The other software stack was previously known as “ELK,” but is now mostly referred to as the Elastic Stack. Drawing its name from the Elasticsearch, Logstash, and Kibana components, the recent addition of Beats completed the group to where it is today. Growing exponentially in popularity in open source circles, Elastic Stack is now used by organizations like Box, Walmart, and Pfizer. This is because it offers numerous benefits in the log analytics space that were previously left unfulfilled by other stacks, whether it’s the analysis of these logs, scraping and visualizing data, or even allowing for a full text search option.
What to Do About It?
The numerous vulnerabilities across some of the most popular open source software stacks may lead most non-technical users, and even some developers or security teams, to perceive that open source code is inherently insecure and to be avoided. That said, open source software isn’t all doom and gloom. These vulnerabilities only signal to users that there are indeed cyber risks involved, similar to every aspect of technology, but there are other tools and processes specifically designed to mitigate these risks.
Frequently installing updates, prioritizing secure coding, and using automated tools to detect and remove potential flaws as quickly as possible in the development process are just a few ways to mitigate the risks associated with open source usage. Regardless of the specific tool used to harden open source software against vulnerabilities, organizations that utilize LAMP and the other software stacks should keep up-to-date on the risks involved in order to keep development and innovation running smoothly, securely, and without error.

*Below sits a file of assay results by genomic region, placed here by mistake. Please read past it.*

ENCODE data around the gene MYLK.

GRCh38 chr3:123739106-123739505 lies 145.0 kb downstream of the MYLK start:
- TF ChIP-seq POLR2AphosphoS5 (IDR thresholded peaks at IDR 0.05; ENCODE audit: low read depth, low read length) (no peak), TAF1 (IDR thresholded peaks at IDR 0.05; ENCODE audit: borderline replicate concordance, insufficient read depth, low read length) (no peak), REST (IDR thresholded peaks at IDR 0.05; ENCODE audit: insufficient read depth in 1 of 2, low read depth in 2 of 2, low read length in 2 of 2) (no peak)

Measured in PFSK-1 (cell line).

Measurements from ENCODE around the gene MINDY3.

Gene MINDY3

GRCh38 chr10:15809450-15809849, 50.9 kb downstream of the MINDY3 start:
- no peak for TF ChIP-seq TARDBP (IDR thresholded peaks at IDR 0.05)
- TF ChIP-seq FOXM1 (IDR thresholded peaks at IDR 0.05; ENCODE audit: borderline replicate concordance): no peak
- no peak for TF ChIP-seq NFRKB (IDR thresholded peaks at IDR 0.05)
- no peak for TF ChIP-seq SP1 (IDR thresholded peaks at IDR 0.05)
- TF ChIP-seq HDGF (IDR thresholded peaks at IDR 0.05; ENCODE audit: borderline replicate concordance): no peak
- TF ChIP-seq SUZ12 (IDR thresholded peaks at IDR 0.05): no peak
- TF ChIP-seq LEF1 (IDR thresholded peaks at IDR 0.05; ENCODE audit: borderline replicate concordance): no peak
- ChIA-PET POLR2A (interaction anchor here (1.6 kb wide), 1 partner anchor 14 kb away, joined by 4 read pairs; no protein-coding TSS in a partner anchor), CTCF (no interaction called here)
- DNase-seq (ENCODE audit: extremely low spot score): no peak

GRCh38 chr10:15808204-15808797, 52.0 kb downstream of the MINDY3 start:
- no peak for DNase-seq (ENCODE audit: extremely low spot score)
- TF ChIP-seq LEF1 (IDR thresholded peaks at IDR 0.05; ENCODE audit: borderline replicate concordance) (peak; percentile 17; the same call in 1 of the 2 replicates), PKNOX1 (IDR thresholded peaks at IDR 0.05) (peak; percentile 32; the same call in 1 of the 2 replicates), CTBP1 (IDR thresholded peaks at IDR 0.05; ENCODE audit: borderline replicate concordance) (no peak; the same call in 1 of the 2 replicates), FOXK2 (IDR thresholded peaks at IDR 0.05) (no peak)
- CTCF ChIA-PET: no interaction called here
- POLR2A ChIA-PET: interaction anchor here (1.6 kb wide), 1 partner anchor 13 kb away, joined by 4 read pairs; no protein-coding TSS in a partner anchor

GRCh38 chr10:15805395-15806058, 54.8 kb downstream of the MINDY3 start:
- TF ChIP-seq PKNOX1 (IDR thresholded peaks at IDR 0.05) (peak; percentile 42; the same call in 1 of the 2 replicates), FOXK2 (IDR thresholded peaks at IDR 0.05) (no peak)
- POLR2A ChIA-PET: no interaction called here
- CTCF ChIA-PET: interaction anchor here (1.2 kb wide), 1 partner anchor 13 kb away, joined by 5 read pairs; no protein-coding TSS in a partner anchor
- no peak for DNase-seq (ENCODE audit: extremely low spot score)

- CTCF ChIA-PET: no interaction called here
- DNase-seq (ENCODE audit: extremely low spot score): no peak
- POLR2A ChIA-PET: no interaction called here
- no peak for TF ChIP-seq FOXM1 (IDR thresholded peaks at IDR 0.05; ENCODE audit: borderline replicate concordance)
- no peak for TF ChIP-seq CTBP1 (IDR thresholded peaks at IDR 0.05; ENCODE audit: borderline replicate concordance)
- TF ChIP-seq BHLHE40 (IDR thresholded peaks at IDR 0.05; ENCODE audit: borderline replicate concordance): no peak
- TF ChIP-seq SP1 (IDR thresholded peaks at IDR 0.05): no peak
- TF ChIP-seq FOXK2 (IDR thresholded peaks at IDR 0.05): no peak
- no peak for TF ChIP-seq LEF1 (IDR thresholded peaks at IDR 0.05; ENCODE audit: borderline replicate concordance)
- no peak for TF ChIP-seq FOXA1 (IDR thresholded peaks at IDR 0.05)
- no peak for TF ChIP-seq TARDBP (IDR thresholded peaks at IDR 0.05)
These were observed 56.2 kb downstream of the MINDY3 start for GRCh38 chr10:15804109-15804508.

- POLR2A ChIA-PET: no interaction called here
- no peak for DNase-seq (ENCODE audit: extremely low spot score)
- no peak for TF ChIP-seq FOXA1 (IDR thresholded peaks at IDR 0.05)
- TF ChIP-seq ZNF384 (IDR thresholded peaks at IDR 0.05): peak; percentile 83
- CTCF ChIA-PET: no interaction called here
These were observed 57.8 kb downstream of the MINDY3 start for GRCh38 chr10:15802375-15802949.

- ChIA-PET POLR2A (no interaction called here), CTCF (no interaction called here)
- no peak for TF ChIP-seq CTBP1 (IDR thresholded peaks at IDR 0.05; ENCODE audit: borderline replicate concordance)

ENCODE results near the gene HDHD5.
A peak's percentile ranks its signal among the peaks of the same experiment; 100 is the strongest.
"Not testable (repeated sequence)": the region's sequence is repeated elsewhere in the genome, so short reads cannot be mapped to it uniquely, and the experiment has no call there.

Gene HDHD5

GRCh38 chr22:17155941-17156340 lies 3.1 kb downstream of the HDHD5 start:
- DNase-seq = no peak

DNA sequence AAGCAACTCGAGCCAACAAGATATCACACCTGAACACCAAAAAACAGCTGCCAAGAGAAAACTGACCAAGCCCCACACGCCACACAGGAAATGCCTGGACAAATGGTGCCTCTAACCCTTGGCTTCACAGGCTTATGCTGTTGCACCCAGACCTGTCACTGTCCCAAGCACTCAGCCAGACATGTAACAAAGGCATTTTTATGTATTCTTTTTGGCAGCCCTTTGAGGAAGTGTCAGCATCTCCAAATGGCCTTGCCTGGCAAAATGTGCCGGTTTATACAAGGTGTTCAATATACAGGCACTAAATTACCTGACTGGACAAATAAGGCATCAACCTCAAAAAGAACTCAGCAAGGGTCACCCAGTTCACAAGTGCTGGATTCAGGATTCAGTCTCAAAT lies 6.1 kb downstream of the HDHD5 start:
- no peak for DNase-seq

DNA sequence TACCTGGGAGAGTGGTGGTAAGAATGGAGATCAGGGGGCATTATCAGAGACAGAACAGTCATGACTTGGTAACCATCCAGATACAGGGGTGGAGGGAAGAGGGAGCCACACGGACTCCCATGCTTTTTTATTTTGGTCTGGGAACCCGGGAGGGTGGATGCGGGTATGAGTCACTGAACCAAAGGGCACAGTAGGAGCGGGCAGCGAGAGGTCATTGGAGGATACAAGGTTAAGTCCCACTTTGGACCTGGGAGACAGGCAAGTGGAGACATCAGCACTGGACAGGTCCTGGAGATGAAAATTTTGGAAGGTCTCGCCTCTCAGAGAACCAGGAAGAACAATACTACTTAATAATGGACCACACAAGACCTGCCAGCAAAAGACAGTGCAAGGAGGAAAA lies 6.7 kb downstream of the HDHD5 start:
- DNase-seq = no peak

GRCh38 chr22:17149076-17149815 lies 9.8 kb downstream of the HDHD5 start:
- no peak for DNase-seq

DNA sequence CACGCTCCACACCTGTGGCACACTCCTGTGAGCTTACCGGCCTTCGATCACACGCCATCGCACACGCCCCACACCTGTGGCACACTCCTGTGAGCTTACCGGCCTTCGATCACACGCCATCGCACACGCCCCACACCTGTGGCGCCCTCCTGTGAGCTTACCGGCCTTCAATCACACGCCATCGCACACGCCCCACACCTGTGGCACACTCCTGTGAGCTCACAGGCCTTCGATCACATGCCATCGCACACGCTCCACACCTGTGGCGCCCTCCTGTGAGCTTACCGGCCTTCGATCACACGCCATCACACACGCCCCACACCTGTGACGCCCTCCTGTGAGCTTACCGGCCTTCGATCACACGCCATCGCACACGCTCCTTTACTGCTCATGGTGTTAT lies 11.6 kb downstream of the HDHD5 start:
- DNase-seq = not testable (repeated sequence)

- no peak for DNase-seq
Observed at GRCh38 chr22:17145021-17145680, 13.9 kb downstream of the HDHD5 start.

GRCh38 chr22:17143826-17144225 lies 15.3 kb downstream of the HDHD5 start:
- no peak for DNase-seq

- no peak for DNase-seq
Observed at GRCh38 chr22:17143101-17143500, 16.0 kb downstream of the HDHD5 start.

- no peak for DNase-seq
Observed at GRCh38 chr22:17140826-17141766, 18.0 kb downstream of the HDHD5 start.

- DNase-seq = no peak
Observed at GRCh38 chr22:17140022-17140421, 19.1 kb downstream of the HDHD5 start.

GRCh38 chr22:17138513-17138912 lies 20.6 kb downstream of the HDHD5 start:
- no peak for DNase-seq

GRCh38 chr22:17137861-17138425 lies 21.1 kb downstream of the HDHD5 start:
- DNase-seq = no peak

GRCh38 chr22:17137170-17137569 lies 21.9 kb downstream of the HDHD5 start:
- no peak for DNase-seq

What if there was a way to fix insecure code directly, without developer friction or a performance hit?
What’s the Best Way to Dramatically Reduce your Attack Surface?
Alkemist:Repo by RunSafe Security offers pre-hardened open source packages with built-in protections from several attack methods. This dramatically reduces the attack surface across whatever stack an organization uses.
So, the answer depends on your role.
For Enterprise IT Managers
- Download pre-hardened binaries of your favorite open source code
- Choose from Apache, NGINX, memcached, redis, node.js, python, and more
- No change in functionality or performance, but security built-in
For Cloud Workload Protection Platforms
- Gartner declares memory protection a must-have in Cloud Workload Protection Platforms
- Dramatically reduce attack surfaces of deployed software by at least 60-70%
- Dramatically reduce your customers’ exposure to the most severe cyber attacks
Alkemist:Repo offerings are pre-hardened with Alkemist LFR technology. Deploy the same way you do today, with just one change to use the hardened file from RunSafe’s repository instead of the original open source repo. Images are original supplier based and will work as drop-in replacements requiring no user rework or additional configuration changes outside of changing a file pointer.
Every open source update adds new zero-day vulnerabilities, unknown risks that add overhead for scanning, testing, unplanned patching, and downtime. Alkemist:Repo adds patented runtime cyber protections directly into the open source code, guaranteeing that every image is functionally identical but logically unique. This automatically secures your critical IT infrastructure from the most common and severe types of cyber attacks.